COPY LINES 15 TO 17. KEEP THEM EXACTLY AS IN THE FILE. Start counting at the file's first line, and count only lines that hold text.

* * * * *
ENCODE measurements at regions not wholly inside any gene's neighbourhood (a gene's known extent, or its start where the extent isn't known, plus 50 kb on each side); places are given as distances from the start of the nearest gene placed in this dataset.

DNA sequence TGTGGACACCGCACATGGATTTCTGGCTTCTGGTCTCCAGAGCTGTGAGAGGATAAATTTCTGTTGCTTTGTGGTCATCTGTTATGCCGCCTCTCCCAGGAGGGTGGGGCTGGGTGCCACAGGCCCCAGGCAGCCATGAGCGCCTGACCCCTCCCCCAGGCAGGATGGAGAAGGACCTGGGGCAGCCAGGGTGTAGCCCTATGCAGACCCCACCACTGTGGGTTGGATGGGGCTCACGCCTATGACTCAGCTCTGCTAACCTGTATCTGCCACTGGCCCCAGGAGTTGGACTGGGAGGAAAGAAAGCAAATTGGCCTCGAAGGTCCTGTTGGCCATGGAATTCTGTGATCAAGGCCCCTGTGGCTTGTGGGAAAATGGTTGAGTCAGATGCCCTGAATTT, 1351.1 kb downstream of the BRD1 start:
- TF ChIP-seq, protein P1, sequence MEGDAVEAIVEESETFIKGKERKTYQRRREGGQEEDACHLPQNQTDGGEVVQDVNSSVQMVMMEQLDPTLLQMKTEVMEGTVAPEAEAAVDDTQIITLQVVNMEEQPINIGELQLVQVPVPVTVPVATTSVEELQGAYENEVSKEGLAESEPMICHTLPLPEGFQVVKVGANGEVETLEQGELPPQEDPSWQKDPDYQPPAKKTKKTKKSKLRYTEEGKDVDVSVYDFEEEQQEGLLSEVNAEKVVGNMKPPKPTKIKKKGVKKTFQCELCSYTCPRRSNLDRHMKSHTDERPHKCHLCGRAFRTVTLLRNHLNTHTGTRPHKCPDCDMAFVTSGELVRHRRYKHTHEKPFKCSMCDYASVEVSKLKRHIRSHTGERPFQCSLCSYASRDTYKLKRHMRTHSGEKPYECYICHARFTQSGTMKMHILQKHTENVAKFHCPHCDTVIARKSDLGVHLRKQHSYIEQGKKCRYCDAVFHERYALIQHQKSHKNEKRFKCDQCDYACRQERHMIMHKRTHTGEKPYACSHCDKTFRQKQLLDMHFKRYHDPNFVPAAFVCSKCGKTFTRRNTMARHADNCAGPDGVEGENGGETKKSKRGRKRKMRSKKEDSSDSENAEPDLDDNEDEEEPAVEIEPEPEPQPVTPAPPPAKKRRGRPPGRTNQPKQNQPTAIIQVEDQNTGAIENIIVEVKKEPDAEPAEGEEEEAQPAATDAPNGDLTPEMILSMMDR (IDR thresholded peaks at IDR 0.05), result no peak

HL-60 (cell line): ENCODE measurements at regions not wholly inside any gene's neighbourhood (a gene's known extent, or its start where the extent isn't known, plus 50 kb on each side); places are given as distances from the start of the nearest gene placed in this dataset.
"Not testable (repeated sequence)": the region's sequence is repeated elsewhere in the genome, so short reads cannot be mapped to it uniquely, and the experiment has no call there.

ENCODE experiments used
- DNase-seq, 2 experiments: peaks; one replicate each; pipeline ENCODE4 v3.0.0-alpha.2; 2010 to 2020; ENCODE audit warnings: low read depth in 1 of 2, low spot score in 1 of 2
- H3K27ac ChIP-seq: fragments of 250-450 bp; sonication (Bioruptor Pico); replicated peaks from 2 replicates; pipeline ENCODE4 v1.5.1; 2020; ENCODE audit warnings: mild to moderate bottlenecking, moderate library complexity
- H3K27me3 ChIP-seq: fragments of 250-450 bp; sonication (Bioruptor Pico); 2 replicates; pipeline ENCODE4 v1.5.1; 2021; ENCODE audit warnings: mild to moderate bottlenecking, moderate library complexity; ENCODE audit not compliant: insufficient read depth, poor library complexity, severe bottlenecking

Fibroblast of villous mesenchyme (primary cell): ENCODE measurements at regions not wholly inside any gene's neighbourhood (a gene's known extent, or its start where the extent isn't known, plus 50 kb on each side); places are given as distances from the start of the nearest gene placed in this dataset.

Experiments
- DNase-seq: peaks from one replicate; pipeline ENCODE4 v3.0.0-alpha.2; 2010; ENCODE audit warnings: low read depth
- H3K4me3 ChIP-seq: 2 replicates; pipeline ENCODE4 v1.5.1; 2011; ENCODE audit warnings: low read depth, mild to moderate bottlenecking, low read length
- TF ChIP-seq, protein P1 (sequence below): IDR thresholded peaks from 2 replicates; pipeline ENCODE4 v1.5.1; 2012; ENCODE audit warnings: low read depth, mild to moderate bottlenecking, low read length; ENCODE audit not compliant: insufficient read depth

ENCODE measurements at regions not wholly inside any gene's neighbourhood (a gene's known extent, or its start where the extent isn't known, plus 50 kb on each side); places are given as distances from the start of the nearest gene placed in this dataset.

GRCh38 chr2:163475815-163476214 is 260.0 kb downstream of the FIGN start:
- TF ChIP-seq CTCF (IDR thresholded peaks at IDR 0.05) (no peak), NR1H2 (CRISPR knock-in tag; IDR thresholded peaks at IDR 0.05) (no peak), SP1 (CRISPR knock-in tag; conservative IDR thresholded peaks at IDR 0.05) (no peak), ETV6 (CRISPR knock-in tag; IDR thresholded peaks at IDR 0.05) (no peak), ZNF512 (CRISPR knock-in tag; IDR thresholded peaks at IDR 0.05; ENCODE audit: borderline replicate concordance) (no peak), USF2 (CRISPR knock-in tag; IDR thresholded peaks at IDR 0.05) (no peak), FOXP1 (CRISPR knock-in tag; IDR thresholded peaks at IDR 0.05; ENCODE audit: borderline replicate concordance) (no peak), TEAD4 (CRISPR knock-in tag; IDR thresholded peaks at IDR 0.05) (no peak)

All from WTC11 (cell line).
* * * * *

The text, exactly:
ENCODE measurements at regions not wholly inside any gene's neighbourhood (a gene's known extent, or its start where the extent isn't known, plus 50 kb on each side); places are given as distances from the start of the nearest gene placed in this dataset.

GRCh38 chr2:163475815-163476214 is 260.0 kb downstream of the FIGN start:
- TF ChIP-seq CTCF (IDR thresholded peaks at IDR 0.05) (no peak), NR1H2 (CRISPR knock-in tag; IDR thresholded peaks at IDR 0.05) (no peak), SP1 (CRISPR knock-in tag; conservative IDR thresholded peaks at IDR 0.05) (no peak), ETV6 (CRISPR knock-in tag; IDR thresholded peaks at IDR 0.05) (no peak), ZNF512 (CRISPR knock-in tag; IDR thresholded peaks at IDR 0.05; ENCODE audit: borderline replicate concordance) (no peak), USF2 (CRISPR knock-in tag; IDR thresholded peaks at IDR 0.05) (no peak), FOXP1 (CRISPR knock-in tag; IDR thresholded peaks at IDR 0.05; ENCODE audit: borderline replicate concordance) (no peak), TEAD4 (CRISPR knock-in tag; IDR thresholded peaks at IDR 0.05) (no peak)